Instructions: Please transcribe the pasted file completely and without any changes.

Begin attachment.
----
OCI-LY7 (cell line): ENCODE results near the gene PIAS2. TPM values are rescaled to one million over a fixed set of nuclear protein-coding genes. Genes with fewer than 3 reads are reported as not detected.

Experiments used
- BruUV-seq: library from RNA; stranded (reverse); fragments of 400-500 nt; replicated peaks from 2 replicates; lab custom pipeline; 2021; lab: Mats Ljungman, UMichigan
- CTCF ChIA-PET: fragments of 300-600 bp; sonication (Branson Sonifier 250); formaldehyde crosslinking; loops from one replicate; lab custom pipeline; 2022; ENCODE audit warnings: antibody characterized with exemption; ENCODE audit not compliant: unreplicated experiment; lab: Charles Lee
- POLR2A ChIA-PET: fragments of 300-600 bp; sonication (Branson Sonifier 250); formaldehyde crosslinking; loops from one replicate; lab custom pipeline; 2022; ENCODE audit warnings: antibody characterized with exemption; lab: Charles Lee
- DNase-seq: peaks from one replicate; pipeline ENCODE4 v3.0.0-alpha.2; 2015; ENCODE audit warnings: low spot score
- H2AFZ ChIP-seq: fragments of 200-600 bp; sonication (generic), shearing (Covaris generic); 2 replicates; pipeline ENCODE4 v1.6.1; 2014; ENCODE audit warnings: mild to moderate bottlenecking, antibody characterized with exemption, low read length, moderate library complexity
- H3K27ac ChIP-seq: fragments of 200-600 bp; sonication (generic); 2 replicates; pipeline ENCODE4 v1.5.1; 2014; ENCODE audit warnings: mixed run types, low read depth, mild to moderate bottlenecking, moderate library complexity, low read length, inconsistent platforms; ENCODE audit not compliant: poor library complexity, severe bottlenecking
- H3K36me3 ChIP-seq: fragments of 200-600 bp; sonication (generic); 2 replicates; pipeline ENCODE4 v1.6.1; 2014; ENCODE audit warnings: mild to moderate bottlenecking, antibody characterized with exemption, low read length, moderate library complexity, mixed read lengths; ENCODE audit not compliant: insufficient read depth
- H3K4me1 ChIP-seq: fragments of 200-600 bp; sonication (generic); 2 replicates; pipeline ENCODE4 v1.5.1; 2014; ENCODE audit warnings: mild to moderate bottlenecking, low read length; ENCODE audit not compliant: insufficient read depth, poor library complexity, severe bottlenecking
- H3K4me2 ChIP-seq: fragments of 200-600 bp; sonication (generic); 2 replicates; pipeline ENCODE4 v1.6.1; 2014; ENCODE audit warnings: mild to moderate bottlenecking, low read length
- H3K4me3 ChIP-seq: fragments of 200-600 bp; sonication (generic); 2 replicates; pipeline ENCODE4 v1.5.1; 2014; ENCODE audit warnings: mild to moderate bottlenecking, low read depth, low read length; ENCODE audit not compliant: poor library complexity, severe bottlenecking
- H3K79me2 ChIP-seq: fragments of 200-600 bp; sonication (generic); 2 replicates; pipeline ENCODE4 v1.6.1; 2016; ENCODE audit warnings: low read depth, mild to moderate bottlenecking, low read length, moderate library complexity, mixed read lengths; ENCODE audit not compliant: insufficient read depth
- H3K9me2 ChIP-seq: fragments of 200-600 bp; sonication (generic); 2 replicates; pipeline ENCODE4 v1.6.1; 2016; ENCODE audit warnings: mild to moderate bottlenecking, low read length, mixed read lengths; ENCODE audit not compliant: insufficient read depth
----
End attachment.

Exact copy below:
OCI-LY7 (cell line): ENCODE results near the gene PIAS2. TPM values are rescaled to one million over a fixed set of nuclear protein-coding genes. Genes with fewer than 3 reads are reported as not detected.

Experiments used
- BruUV-seq: library from RNA; stranded (reverse); fragments of 400-500 nt; replicated peaks from 2 replicates; lab custom pipeline; 2021; lab: Mats Ljungman, UMichigan
- CTCF ChIA-PET: fragments of 300-600 bp; sonication (Branson Sonifier 250); formaldehyde crosslinking; loops from one replicate; lab custom pipeline; 2022; ENCODE audit warnings: antibody characterized with exemption; ENCODE audit not compliant: unreplicated experiment; lab: Charles Lee
- POLR2A ChIA-PET: fragments of 300-600 bp; sonication (Branson Sonifier 250); formaldehyde crosslinking; loops from one replicate; lab custom pipeline; 2022; ENCODE audit warnings: antibody characterized with exemption; lab: Charles Lee
- DNase-seq: peaks from one replicate; pipeline ENCODE4 v3.0.0-alpha.2; 2015; ENCODE audit warnings: low spot score
- H2AFZ ChIP-seq: fragments of 200-600 bp; sonication (generic), shearing (Covaris generic); 2 replicates; pipeline ENCODE4 v1.6.1; 2014; ENCODE audit warnings: mild to moderate bottlenecking, antibody characterized with exemption, low read length, moderate library complexity
- H3K27ac ChIP-seq: fragments of 200-600 bp; sonication (generic); 2 replicates; pipeline ENCODE4 v1.5.1; 2014; ENCODE audit warnings: mixed run types, low read depth, mild to moderate bottlenecking, moderate library complexity, low read length, inconsistent platforms; ENCODE audit not compliant: poor library complexity, severe bottlenecking
- H3K36me3 ChIP-seq: fragments of 200-600 bp; sonication (generic); 2 replicates; pipeline ENCODE4 v1.6.1; 2014; ENCODE audit warnings: mild to moderate bottlenecking, antibody characterized with exemption, low read length, moderate library complexity, mixed read lengths; ENCODE audit not compliant: insufficient read depth
- H3K4me1 ChIP-seq: fragments of 200-600 bp; sonication (generic); 2 replicates; pipeline ENCODE4 v1.5.1; 2014; ENCODE audit warnings: mild to moderate bottlenecking, low read length; ENCODE audit not compliant: insufficient read depth, poor library complexity, severe bottlenecking
- H3K4me2 ChIP-seq: fragments of 200-600 bp; sonication (generic); 2 replicates; pipeline ENCODE4 v1.6.1; 2014; ENCODE audit warnings: mild to moderate bottlenecking, low read length
- H3K4me3 ChIP-seq: fragments of 200-600 bp; sonication (generic); 2 replicates; pipeline ENCODE4 v1.5.1; 2014; ENCODE audit warnings: mild to moderate bottlenecking, low read depth, low read length; ENCODE audit not compliant: poor library complexity, severe bottlenecking
- H3K79me2 ChIP-seq: fragments of 200-600 bp; sonication (generic); 2 replicates; pipeline ENCODE4 v1.6.1; 2016; ENCODE audit warnings: low read depth, mild to moderate bottlenecking, low read length, moderate library complexity, mixed read lengths; ENCODE audit not compliant: insufficient read depth
- H3K9me2 ChIP-seq: fragments of 200-600 bp; sonication (generic); 2 replicates; pipeline ENCODE4 v1.6.1; 2016; ENCODE audit warnings: mild to moderate bottlenecking, low read length, mixed read lengths; ENCODE audit not compliant: insufficient read depth